Telcordia Technologies Proprietary - Copyright ECOC 2003 ONT 1 OLT ONT 2 ONT 3 User Ranging protocol allows precise time-interleaving of cells OLT issues grants to ONTs to transmit combiner ATM cells + 3B headers PON Upstream Operation
Telcordia Technologies Proprietary - Copyright ECOC 2003 Problem: Multiple access in the upstream direction –Ranging algorithm assures synchronized interleaving of upstream cells to one bit-time Problem: Eavesdropping on downstream signals of other users –“Churn” provides additional protection at the TC layer on a per-VP basis, but is not as secure as encryption Problem: “babbling ONU” blocks upstream channel –Passive denial of grants –Active “shut-up” command PON-Specific Challenges
Telcordia Technologies Proprietary - Copyright ECOC 2003 Shared 1 fiber (2 wavelengths) or 2 fibers to splitter, dedicated fibers to each end user, reach (20km) with splitter (up to 32 way split) For both FTTBusiness and FTTHome/FTTCurb (FTTPremises) Passive OSP Sharing of fiber facilities at CO ATM-PON standardized in 1998 in ITU G.983.1; recent extensions: higher bit rates, wavelength overlay(s), dynamic bandwidth allocation, facilities protection O/E + NT O/E + NT O/E + NT O/E + NT O/E + NT Central Office Equipment Shared fiber Dedicated fibers Splitter/combiner Downstream : 155 Mb/s, 622 Mb/s 1.5 m Upstream : 155 Mb/s1.3 m Splitter-Based PON (ITU G.983.1, 10/1998)
Telcordia Technologies Proprietary - Copyright ECOC 2003 WDM Overlay for Video (current, in RFP) OLTONT 1x32 Data/Voice 1.5-/1.5+ WDM Video TX V-ONT Video Original range for downstream TX very wide ( nm) –OLT TX is typically a DFB laser in temperature-stabilized environment and is highly shared –restrict the downstream wavelength range, free up EDFA band for broadcast video signal Original notion: allow an additional downstream broadcast signal to deliver broadcast services (video) –Capitalize on distributive nature of PON –Easily removed for business areas with limited need for video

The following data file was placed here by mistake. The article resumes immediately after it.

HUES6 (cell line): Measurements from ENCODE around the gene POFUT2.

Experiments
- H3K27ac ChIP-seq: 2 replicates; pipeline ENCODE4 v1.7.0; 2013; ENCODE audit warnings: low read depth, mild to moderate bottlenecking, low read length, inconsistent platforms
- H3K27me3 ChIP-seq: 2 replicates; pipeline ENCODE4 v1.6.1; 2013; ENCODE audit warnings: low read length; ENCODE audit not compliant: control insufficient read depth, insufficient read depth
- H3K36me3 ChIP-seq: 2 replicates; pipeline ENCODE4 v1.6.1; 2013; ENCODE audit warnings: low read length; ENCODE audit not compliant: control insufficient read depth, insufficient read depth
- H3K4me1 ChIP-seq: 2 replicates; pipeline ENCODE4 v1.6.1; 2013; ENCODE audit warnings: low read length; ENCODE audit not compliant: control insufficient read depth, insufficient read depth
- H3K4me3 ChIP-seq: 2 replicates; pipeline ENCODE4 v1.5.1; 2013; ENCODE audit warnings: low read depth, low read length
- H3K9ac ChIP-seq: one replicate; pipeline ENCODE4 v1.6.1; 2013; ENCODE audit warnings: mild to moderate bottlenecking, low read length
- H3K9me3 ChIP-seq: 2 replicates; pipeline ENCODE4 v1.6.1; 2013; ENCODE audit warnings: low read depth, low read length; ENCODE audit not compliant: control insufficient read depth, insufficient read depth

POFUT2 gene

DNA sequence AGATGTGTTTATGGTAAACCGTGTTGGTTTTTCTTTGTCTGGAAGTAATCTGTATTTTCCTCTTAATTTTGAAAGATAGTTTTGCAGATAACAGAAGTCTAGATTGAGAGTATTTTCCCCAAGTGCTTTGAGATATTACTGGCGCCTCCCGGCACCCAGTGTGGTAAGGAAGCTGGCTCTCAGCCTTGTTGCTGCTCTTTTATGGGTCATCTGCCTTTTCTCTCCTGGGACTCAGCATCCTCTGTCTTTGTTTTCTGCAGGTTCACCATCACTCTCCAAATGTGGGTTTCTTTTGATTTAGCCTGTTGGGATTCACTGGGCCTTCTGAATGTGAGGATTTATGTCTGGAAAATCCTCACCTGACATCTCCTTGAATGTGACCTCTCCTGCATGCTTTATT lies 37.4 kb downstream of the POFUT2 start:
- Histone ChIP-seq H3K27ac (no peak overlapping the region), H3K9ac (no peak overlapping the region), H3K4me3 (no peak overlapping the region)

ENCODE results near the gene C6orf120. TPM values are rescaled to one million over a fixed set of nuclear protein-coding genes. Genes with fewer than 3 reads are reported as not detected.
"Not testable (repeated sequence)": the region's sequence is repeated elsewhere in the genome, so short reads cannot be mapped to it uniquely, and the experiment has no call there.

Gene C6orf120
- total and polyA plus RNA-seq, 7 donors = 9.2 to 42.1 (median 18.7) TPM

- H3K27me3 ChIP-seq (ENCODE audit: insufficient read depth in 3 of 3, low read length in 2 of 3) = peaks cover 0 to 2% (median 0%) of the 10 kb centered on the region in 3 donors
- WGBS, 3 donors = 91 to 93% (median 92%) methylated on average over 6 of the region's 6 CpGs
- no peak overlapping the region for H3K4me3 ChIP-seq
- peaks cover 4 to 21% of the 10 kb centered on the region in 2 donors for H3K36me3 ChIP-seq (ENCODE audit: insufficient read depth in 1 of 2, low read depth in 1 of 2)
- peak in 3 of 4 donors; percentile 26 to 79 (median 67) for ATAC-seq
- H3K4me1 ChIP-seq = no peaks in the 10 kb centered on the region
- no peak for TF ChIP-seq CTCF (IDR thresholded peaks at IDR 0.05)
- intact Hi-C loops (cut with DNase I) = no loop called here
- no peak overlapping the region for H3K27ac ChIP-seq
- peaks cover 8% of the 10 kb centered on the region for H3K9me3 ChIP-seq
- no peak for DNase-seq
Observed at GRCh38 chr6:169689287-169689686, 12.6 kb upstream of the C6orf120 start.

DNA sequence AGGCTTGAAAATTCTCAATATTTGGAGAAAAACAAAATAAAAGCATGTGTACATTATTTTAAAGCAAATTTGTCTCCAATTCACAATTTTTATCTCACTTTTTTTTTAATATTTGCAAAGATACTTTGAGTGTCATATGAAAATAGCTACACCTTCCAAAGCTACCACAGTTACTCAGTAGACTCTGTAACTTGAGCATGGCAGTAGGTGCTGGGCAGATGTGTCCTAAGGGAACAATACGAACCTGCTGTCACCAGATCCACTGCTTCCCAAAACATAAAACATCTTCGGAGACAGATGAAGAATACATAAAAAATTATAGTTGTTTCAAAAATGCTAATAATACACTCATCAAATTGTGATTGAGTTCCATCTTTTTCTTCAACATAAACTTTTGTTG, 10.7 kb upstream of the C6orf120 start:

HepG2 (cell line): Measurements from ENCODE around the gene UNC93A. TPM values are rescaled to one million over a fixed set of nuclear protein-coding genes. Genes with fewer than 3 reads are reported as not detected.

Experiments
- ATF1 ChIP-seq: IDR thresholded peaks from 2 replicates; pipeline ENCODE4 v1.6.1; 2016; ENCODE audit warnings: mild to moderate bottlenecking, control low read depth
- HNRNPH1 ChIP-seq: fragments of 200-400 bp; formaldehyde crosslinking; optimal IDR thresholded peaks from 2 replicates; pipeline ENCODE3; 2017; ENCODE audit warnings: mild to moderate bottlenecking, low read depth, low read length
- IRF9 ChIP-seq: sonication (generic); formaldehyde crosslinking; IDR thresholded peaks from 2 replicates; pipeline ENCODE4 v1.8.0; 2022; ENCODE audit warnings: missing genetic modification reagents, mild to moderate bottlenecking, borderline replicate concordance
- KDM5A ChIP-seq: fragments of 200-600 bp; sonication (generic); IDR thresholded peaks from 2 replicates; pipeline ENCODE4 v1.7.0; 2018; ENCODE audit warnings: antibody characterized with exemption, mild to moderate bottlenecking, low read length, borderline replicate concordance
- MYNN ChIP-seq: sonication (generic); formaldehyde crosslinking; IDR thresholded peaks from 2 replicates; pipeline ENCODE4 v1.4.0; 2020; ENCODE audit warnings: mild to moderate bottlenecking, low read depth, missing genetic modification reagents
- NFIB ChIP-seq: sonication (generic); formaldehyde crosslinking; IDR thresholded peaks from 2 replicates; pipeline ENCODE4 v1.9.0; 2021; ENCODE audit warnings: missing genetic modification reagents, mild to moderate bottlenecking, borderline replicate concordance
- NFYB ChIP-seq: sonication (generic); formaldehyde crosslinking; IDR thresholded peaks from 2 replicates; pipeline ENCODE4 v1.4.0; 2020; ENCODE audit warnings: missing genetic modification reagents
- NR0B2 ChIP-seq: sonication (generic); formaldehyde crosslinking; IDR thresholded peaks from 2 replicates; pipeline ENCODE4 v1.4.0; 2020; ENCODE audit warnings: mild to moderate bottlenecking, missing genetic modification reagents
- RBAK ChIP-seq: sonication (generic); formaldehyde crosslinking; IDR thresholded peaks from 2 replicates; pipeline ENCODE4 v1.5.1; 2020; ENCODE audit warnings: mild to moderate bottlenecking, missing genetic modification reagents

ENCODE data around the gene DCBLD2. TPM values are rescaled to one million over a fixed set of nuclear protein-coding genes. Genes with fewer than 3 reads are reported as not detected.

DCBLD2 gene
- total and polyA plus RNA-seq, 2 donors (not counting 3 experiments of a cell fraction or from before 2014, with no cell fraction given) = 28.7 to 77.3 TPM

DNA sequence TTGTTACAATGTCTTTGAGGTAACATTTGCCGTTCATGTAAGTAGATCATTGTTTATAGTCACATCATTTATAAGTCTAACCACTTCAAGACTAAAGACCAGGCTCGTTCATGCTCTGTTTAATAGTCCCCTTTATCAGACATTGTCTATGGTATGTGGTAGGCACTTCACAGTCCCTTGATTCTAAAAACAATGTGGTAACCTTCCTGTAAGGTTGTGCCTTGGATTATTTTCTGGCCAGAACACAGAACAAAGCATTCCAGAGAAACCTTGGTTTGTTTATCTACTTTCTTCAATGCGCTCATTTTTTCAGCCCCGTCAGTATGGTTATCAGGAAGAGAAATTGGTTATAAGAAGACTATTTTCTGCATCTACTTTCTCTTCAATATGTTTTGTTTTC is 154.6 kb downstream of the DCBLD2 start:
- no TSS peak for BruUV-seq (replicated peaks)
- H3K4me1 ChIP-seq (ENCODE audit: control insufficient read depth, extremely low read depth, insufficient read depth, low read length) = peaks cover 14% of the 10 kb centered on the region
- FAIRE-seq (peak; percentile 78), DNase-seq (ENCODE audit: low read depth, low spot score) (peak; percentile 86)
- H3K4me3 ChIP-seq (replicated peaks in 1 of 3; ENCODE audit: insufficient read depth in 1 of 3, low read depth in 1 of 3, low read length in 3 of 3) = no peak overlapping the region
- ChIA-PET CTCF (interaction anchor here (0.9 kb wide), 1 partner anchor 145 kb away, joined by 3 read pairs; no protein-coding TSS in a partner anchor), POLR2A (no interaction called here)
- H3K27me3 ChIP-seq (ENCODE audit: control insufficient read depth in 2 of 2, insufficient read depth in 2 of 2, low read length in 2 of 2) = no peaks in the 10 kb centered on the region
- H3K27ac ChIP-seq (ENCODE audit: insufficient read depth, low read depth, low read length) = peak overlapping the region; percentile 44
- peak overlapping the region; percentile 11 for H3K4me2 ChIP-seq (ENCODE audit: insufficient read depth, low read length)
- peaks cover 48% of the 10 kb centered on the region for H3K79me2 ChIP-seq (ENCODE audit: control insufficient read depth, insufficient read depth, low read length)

Telcordia Technologies Proprietary - Copyright ECOC 2003 IEEE Ethernet-in-the-First-Mile group is producing standard 802.3ah for EPON, largely vendor-driven standard Fundamentally similar to ATM-PON but: – Transports Ethernet frames/packets, not ATM cells – Minimum standardization, product differentiation Specifically decided not to standardize the following : – Bandwidth allocation algorithm (DBA) – TDM and ATM support – Security, Authentication – WDM Overlay Plan, support for Analog Video – Protection, Diagnostics, Monitoring – Compliance with existing OSS – Vendor-specific products do support some of the above Why Not Ethernet-based PONs (EPON)?
Telcordia Technologies Proprietary - Copyright ECOC 2003 Passive architectures are not currently in widespread use to serve residential or small-to-medium business customers G.983 ATM-PONs are likely to be the near-term architecture of choice and will be deployed for small-to-medium business and new-build residential areas Verizon –Proprietary (non-FSAN) PON system for residential customers in Brambleton Virginia development (spring 2001) –Begin ramp up in 2004 with increasing deployment in 2005 and 2006 PON Deployment
Telcordia Technologies Proprietary - Copyright ECOC 2003 SBC –FTTBusiness—“Next Phase of Project Pronto” On May 9, 2001 SBC announced its use of BPON for extending direct fiber connections to smaller business customers (T1 replacements) –FTTH Alcatel WDM-overlay PON for residential customers (July ), 6000 homes in Mission Bay Development. BellSouth –FTTBusiness PON still a prime contender –Considering three residential options, primarily new-build areas: Current proprietary FTTC (single-vendor) PON-based FTTC PON-based FTTH PON Deployment
Telcordia Technologies Proprietary - Copyright ECOC 2003 SBC, Verizon, and BellSouth are attempting to recreate the success of the joint purchasing agreement that resulted in dramatically reduced costs for ADSL equipment –Common technical specifications, separate purchasing arrangements. –Triple-play platform will be based on G.983 ATM-PON standard, likely residential version will include broadcast video overlay. –FTTP could mean FTTHome, FTTCurb, FTTBuilding/FTTApartment. Fiber-to-the-Home –PONs likeliest architectural choice, but active options are emerging. –ATM-PONs have the lead, but E-PONs could be a disruptive technology. –Small-to-medium business customers (FTTB) and new-build residential access (FTTH) likeliest first deployment targets. Conclusions The broadband access “battle” is underway, with cable apparently winning
Telcordia Technologies Proprietary - Copyright ECOC 2003 – Is this RFP the sign that FTTH raises its head again? Questions Predictions are tough … especially about the future!! – Where will the heavy deployment be? New-build area/greenfield or overlay in established neighborhoods? Business customers? (Basically, fiber-to-the-whom?) –In the current economic climate, is there are vendor that will be able to offer forward pricing to make a viable business case? –Will the RBOCs follow up in their intentions? –FTTHome, FTTCurb, FTTBuilding… fiber-to-whatever?